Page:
Prudential to commit $180M to support opportunity youth

By Emily Bader
Newark | Apr 24, 2019 at 1:39 pm

Prudential Financial Inc. said it plans to commit more than $180 million through 2025 to support the opportunity youth — approximately 350 million people aged 15-29 who lack access to school, training or regular jobs — with about a third of the investment going toward the Newark area.

“Businesses like ours have a role to play in ensuring that global economic progress benefits all members of tomorrow’s workforce,” Charles Lowrey, Prudential chairman and CEO, said. “Our goal is to improve young people’s lives by creating pathways for them to achieve financial wellness, strengthen their communities and ultimately help drive the global economy.”

Prudential said its investment will help young people around the globe gain skills to compete for and succeed in quality jobs by supporting dedicated partnerships through grants, corporate contributions and impact investments.

“We’ve seen firsthand from our work with partners around the world the positive ripple effect that supporting youth in this way has on local communities,” Lata Reddy, senior vice president of diversity, inclusion and impact, and chair and president of The Prudential Foundation, said. “Integrating this population into the workforce will drive revenue growth for businesses and the global economy. With the right skills and training, opportunity youth can be both an engine of growth and a catalyst for positive social change.”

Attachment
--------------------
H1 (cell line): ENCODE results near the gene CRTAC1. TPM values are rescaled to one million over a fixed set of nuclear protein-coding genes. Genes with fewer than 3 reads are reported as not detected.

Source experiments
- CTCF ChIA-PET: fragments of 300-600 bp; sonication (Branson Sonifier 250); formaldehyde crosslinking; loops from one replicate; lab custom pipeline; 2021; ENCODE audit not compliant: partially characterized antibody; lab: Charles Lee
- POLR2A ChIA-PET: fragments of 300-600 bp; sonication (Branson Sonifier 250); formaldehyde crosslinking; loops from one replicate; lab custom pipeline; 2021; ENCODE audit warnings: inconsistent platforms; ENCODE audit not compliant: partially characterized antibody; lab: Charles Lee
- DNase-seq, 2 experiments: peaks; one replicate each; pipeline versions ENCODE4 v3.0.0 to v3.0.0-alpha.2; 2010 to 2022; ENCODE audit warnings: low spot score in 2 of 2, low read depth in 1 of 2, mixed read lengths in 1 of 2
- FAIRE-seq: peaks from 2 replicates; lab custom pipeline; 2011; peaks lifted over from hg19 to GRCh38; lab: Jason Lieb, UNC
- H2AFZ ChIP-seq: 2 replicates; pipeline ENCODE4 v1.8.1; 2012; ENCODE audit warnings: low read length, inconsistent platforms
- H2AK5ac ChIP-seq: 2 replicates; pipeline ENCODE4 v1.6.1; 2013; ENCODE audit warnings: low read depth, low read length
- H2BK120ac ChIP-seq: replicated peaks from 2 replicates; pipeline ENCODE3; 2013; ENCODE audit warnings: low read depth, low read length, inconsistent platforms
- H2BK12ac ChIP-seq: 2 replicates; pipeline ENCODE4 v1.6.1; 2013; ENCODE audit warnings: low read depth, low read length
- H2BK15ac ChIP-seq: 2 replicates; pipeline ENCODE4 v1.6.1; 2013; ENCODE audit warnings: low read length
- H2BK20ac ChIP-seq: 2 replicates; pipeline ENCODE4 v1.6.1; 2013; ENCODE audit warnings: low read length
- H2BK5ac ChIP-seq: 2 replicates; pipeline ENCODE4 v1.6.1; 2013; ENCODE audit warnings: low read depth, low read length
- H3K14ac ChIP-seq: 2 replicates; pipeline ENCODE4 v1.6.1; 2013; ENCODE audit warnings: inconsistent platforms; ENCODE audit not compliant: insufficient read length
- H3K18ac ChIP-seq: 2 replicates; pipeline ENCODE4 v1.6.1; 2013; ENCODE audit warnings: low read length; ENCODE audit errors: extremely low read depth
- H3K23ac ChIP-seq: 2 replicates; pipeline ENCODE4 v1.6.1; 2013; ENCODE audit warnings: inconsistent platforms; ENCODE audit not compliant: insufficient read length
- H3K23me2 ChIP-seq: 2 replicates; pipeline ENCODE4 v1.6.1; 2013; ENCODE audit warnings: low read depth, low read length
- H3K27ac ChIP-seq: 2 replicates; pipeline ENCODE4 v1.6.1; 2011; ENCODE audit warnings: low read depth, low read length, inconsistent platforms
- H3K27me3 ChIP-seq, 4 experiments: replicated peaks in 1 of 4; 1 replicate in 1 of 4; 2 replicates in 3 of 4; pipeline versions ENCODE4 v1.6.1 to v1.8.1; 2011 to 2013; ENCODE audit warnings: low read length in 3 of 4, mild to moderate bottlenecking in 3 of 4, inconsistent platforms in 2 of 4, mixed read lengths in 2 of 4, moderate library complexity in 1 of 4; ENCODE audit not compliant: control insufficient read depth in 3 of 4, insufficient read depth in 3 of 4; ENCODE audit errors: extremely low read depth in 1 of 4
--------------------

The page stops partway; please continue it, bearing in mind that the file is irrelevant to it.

Prudential said it has committed more than $50 million in this population segment over the past two decades.

“In our journey to help youth rebuild their lives and their communities, the partnership with Prudential has been instrumental to our success. This investment is further proof of the company’s commitment to supporting the next generation of workers and young leaders around the world who come from all walks of life,” Tim Cross, president, YouthBuild International, said.

Prudential said it has investment in talent development platforms that bridge the education-to-employment gap, most recently with Andela, a New York-based startup where Prudential is helping create a talent pipeline of African software developers.

“We are connecting talent with opportunity on a global scale while also building and sustaining a pan-African elite tech workforce. Prudential’s commitment is going to enable us to reach more software engineers from across the continent, who are poised to become tomorrow’s global tech leaders. We’re looking forward to what we can do together,” said Jeremy Johnson, co-founder and CEO of Andela. The startup’s talent pipeline is supported by a data-driven, automated hiring and training system. The company currently operates four training centers in Africa and has scaled to over 1,000 developers.

Emily Bader | ebader@roi-nj.com | emilybader